One thing you need to know about anecdotal information, which is what you are talking about and what is found in the Journals, has little to nothing to do w/ what you or I can sell honey for. Call every bottler that you can find, Soiux Bee, Dutch Gold/McLure's, etc. and poll them. They will tell you what they are paying for honey by the grade and in barrels. That is the price of honey. Sure, there are some folks who can and have sold honey for more, but how much?
 

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All things considered equal, I would hate to enter into a business, either part time or full time, and have it end up not being profitable (under any scheme), sucking cash and putting me in the poor house.
Ahhhh, but such is the case in everything to do with farming. No one can forsee there success of failures in an industry that involves the roll of the dice. The key word being 'IF', if your bees survive the winter, if the bees are strong enough at the honeyflow, if there is a honeyflow, if you do get pollination contracts, and the list of variables go on. It's tough enough on established beekeepers to go through losses but think of the poor fella who has just morgaged out his home to get into the industry.

I'm still increasing my business myself. I was working a full time job and running my 100 colonies on the side comfortably. I think I could still run 300 hives while working there. The plan for me is to allow the bees to pay there own expenses and build up costs. And GOD BLESS all ye who doth have a WIFE with a second income.

Our goal is to get to 600 hives. How long will it take us? It depends on those variables I spoke of earlier.
 

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>I'm just attempting to take the lowest numbers into account. In accounting terms, it's conservatism. I would hate to rely on $5 a lb for accounting purposes, to end up getting $2 a lb and going bankrupt.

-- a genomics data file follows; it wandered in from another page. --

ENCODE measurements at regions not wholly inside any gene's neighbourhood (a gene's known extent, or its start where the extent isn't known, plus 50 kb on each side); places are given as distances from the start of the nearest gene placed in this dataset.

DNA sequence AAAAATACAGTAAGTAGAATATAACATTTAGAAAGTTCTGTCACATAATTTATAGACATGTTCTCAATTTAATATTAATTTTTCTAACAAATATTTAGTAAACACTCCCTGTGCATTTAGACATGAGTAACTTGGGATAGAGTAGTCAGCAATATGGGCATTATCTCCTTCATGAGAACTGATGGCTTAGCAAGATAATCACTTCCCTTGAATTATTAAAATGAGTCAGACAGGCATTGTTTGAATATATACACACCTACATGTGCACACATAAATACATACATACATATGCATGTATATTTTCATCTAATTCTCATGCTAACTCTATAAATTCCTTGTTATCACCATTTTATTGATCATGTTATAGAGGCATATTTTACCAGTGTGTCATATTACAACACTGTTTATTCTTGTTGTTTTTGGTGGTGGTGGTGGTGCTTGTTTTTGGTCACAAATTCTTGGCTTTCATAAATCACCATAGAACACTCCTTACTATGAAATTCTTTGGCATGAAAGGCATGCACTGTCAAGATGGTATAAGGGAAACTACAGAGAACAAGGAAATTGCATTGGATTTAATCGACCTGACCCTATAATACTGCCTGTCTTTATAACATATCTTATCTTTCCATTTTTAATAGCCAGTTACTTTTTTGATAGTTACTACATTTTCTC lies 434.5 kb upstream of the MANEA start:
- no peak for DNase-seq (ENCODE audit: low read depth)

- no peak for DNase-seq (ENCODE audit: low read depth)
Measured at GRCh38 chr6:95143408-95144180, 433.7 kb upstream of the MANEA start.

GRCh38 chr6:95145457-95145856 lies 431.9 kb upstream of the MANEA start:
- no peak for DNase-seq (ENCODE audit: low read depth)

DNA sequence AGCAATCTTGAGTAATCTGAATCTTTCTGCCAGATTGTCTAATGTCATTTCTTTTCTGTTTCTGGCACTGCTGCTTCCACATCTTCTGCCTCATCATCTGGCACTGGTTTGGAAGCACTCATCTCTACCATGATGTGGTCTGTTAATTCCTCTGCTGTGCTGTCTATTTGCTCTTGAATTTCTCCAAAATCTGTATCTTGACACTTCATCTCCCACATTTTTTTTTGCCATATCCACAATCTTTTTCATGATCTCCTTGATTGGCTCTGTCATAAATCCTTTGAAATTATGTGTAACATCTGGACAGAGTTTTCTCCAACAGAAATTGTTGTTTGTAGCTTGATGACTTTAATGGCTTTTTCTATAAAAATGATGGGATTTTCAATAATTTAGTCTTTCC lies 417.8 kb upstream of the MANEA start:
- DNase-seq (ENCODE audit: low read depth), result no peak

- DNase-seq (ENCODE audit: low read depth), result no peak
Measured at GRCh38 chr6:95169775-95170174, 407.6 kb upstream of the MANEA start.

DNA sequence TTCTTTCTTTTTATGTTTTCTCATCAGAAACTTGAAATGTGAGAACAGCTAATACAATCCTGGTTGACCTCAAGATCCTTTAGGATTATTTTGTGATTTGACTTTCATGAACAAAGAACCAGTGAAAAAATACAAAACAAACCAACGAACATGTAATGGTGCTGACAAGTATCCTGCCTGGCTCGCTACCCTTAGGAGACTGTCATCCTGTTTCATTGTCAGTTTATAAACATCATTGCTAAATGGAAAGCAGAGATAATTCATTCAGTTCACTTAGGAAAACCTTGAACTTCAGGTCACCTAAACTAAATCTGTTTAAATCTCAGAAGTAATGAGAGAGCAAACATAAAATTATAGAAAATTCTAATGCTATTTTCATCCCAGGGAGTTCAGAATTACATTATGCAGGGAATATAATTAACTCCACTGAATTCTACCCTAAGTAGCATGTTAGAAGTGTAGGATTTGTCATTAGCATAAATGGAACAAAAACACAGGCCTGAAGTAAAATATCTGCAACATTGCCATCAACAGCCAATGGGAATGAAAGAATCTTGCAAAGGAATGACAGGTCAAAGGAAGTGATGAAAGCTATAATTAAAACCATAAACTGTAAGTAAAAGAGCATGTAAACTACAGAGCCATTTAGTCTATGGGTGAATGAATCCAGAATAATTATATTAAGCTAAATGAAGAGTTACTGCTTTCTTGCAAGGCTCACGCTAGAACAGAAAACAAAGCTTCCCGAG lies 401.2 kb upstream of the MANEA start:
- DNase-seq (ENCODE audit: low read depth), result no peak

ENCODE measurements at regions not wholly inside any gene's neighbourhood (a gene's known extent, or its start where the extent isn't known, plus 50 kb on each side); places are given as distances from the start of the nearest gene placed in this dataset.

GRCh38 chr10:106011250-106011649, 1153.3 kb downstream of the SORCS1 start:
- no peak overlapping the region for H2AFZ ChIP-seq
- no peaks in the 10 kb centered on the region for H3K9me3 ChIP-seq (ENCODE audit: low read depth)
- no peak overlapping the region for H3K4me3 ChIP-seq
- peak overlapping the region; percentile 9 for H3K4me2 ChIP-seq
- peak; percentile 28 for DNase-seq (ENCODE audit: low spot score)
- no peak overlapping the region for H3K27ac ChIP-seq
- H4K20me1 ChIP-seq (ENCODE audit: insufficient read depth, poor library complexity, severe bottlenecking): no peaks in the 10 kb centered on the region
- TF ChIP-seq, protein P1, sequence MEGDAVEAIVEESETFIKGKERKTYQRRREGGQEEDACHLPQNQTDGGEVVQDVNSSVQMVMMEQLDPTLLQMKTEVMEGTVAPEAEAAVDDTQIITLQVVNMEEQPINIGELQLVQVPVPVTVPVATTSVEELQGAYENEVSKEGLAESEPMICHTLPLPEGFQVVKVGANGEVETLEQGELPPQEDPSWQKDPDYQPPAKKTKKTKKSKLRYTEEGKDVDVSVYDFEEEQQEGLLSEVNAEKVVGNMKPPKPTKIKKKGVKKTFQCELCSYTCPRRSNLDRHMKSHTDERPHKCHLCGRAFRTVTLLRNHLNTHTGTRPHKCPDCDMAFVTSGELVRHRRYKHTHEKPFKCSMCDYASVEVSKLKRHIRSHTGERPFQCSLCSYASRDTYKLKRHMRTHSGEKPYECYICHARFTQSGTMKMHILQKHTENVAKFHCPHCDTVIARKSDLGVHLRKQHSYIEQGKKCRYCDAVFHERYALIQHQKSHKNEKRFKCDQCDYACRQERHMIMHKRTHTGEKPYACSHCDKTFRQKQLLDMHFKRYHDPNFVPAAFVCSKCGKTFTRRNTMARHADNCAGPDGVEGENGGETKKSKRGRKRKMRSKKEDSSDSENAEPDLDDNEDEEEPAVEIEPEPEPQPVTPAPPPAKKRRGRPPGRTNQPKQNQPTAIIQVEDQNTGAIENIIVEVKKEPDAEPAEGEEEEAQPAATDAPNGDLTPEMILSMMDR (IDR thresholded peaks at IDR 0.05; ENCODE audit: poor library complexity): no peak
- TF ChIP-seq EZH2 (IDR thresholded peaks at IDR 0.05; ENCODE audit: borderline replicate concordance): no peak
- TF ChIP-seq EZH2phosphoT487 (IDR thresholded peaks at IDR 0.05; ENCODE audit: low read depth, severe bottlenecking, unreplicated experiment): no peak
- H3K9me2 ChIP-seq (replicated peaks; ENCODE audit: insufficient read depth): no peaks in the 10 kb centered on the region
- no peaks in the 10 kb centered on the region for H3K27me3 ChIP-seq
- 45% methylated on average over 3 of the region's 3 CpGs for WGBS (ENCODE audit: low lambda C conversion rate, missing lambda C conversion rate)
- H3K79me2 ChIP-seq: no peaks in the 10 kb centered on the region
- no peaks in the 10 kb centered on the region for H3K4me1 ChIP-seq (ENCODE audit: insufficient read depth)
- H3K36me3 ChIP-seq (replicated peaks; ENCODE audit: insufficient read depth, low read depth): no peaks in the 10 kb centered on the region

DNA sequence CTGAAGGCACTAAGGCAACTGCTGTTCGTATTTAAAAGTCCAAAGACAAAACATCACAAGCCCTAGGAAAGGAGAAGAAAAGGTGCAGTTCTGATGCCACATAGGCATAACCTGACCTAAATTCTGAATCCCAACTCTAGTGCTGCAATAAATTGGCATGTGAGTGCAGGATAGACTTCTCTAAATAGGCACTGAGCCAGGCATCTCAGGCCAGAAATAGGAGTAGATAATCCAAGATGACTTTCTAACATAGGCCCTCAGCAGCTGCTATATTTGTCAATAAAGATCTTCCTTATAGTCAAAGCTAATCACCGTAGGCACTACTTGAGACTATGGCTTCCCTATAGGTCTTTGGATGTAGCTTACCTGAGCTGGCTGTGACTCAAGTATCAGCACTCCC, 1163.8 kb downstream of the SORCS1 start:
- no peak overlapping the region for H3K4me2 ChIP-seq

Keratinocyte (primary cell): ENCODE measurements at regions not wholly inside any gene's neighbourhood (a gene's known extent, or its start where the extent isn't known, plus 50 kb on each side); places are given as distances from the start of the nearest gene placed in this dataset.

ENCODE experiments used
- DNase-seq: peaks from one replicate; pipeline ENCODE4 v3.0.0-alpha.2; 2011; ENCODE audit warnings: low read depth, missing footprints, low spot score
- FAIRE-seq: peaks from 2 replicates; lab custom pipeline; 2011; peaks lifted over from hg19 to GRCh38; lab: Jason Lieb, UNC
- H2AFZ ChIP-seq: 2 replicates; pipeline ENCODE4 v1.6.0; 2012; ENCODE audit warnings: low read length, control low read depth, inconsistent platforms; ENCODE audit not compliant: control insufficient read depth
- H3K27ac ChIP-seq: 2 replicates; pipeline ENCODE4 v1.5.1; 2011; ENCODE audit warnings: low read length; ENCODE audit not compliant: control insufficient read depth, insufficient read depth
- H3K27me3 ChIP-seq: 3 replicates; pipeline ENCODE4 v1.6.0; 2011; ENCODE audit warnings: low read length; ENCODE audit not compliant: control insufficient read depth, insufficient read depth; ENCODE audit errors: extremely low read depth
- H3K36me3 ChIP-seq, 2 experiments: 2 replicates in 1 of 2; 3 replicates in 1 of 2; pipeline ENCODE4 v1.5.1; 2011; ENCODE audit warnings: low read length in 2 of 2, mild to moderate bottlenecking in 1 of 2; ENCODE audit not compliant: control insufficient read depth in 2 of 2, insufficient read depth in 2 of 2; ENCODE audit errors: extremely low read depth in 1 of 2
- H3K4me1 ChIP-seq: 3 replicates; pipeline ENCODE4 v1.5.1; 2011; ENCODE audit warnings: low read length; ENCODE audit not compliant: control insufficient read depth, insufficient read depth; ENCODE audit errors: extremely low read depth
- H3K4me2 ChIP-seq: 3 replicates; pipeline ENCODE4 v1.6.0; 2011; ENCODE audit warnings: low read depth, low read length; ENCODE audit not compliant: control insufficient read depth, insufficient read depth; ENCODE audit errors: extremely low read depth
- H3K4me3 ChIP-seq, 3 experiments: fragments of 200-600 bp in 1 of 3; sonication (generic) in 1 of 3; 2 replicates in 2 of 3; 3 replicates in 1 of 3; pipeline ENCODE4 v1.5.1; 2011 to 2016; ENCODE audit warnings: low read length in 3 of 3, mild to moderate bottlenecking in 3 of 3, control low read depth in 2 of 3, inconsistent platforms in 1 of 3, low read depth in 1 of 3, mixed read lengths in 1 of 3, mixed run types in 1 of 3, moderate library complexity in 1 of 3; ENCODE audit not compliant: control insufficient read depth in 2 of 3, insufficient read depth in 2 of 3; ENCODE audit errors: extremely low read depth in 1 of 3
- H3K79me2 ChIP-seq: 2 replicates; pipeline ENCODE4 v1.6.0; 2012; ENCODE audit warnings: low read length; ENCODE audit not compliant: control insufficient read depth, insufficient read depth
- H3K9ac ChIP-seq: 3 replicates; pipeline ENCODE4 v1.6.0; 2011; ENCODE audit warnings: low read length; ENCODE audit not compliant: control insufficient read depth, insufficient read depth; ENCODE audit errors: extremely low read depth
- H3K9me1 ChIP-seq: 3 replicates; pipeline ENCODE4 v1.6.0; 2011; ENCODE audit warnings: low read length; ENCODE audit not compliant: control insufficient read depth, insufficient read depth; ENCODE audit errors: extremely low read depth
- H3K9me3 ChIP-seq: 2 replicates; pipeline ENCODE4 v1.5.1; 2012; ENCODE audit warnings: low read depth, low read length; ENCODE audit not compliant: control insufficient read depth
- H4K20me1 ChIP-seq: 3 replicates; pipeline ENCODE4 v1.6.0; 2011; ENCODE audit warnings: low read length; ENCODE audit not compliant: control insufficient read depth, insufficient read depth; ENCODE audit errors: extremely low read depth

Honestly, if you want to be conservative about honey prices, I wouldn't figure on getting any more than $1.50/lb., unless you plan to get some retailers to take some, but it would be a small percentage of your crop I would think. You may be able to find plenty of businesses to sell to without signing any kind of contract, you won't know for sure unless you get out there and peddle your product. Local health food stores, farmers markets would be a good place to start.
 

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[

Not a bad point. I won't know what I can get for honey until I try. But, before I try I need to accumulate a bit of a supply. Not alot, but enough that if I set up buyer, and they want more I won't have to say "wait till next summer." Hopefully I should have that by the end of spring.

Personally, right now, I can only move as fast as is feasible. For me that means I'll do as many spits as is feasible, using up as much if not all of the woodenware that I have. From there I will try to sell my honey for the best price that I can. Whatever profits I can make, I'll put back into woodenware (and possibly nucs or packages next year, although probably not many). The name of the game is slow progress.

The whole point of this thread is that I was trying to get a picture of what the next five moves would look like. As in chess, you always think a few moves ahead. But, the more I realize, the best I can really do is making the most of the supplies that I have right now.

I'm still open to suggestions, comments, or concerns though.